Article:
/ 2007 / /
Existence of Dismissal
Fistula problem is inconvenient not only for the woman with this condition, but also for her family and for the entire community, because of the smell of constantly leaking urine. Women suffering from fistula often get shunned from the village with no means for survival. Many of them go to monasteries, or choose the anonymity of homelessness in a big city, until someone tells them that there is a cure in places such as Addis Ababa Fistula Hospital in Ethiopia or some of its outreach centers in Bahr Dar, Yirgalem and Mekelle. Poor nutrition and strenuous work result in greater calorie output than their calorie intake, causing stunting of growth. The girls usually have a tiny, bony pelvis. Therefore 15% of Ethiopian women have complications during childbirth. A fistula is an abnormal communication between an inside body organ and the outside world. An Obstetric Fistula is a hole between the vagina and adjoining organs. Unrelieved, prolonged, obstructed labor, lasting from one to seven days, is the cause of this injury. The constant pressure of the baby?s bony head against the mother?s bony pelvis squishes the intra lying tissue. The reconstructive surgery at the Hamlin Fistula Hospitals replaces the lost tissue. The success rate at the Hamlin Fistula Hospitals is 83%. Approximately 10% of the women need additional procedures. Some of the women are so severely damaged and they cannot be cured. These women need ? lifelong medical support. They are sent to a farm village, called Desta Mender (Joy Village). All expenses are covered by the hospital. The International Fistula Foundation provides funding for restoring the health and dignity of women in Ethiopia suffering from fistula. The women who are completely cured have to come back to the hospital if they get pregnant again. They need a Caesarian section since a vaginal delivery will cause another fistula. After delivery and recovery, they are sent back to their home villages.
Yanina Manolova is a freelance photographer, based in Washington, DC area and a graduate student at Ohio University's School of Visual Communication.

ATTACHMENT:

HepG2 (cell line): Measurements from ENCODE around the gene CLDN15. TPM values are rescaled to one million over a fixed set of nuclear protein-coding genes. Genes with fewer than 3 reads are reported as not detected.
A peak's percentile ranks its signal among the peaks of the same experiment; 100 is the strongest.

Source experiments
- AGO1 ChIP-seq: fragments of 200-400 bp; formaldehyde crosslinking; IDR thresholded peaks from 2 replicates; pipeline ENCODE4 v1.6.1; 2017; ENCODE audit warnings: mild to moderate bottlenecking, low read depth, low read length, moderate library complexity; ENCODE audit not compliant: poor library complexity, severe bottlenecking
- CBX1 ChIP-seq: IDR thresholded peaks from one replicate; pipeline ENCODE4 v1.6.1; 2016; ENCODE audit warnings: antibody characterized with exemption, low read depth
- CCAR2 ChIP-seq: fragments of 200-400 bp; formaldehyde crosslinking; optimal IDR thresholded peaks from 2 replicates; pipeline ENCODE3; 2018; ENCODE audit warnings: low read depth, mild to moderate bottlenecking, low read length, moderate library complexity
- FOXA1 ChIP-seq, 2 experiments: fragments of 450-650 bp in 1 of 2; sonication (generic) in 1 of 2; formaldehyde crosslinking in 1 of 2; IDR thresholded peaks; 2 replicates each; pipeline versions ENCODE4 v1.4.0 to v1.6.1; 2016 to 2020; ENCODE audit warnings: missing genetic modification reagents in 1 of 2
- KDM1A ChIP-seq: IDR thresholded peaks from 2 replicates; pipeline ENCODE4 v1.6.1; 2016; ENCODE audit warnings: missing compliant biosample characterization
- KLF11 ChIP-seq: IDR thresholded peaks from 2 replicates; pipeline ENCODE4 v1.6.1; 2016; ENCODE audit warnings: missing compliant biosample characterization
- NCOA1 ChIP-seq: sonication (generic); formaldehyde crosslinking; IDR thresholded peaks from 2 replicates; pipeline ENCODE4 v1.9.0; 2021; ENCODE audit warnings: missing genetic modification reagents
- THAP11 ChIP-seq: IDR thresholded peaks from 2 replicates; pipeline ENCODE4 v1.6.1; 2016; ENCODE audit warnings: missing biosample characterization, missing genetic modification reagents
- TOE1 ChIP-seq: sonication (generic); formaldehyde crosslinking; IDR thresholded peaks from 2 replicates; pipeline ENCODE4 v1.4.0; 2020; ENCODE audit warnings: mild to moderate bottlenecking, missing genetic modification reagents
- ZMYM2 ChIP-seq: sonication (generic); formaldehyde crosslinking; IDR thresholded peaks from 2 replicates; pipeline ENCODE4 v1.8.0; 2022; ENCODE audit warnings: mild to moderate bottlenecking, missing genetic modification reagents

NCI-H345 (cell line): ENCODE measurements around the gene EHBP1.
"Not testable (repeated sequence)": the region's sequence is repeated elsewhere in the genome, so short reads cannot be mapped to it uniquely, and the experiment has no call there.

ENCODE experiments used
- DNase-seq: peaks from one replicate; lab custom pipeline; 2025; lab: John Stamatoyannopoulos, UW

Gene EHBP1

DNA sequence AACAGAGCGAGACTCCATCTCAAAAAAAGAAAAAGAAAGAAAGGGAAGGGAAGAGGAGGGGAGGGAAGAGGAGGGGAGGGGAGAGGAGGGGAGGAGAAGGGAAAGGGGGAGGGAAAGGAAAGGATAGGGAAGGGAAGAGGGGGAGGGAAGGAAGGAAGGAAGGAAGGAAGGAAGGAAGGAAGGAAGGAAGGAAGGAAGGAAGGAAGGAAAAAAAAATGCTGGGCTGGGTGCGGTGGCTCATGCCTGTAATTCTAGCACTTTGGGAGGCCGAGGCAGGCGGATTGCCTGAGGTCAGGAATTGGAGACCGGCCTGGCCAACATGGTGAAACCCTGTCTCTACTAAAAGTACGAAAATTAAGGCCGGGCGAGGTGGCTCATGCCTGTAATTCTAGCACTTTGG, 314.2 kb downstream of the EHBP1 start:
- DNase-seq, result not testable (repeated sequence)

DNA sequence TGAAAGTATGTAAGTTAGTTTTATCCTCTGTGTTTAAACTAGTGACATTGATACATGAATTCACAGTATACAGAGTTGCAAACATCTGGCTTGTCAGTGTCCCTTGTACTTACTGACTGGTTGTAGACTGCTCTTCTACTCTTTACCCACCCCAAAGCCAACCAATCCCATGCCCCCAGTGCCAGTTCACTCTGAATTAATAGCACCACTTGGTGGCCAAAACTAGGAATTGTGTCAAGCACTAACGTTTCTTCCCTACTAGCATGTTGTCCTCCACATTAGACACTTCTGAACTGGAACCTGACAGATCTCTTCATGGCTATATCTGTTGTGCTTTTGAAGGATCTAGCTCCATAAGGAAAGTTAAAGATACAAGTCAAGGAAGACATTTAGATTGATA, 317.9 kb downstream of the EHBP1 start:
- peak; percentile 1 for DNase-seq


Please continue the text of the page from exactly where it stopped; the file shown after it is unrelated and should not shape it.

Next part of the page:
Yanina is native from Varna, Bulgaria. Her mother was an actress and her father was a ballet instructor. Being raised in a family of art performers influenced her future life plans and her choice of career. Meeting and interacting with people from different backgrounds and vastly divergent cultures has been a passion of her ever since she finished high school and was admitted to the program for Education and Speech Pathology at Sofia University ?St. Kliment Ohridski?, Bulgaria.
In 2000 she moved to the United States, thereby providing her a venue to further advance her communication and visual skills. Initially, she signed up for the Photography degree program at Northern Virginia Community College. In 2007 she attended the National Press Photographers Association (NPPA) News Video Workshop and the Mountain Workshop in Photojournalism. In 2008, she was accepted into the Eddie Adams Workshop, Barnstorm XXI.
She has worked on different projects in Africa, Latin America, Europe and USA. Her real dedication is working on worldwide humanitarian and health care associated documentary projects.
Her work has been featured in the US Oncology News magazine, CITY magazine, World Health Organization (WHO), United Nations Population Fund (UNFPA), The Fistula Foundation, Women Photojournalists of Washington, and National Geographic (Bulgaria).
Her photos appeared at numerous exhibits and she has won several international awards and various nominations including in the Northern Short Course in Photojournalism, Southern Short Course in News Photography, NPPA 2008 Women In Photojournalism, National Geographic (Bulgaria), PX3 Prix de la Photographie (Paris) and many others.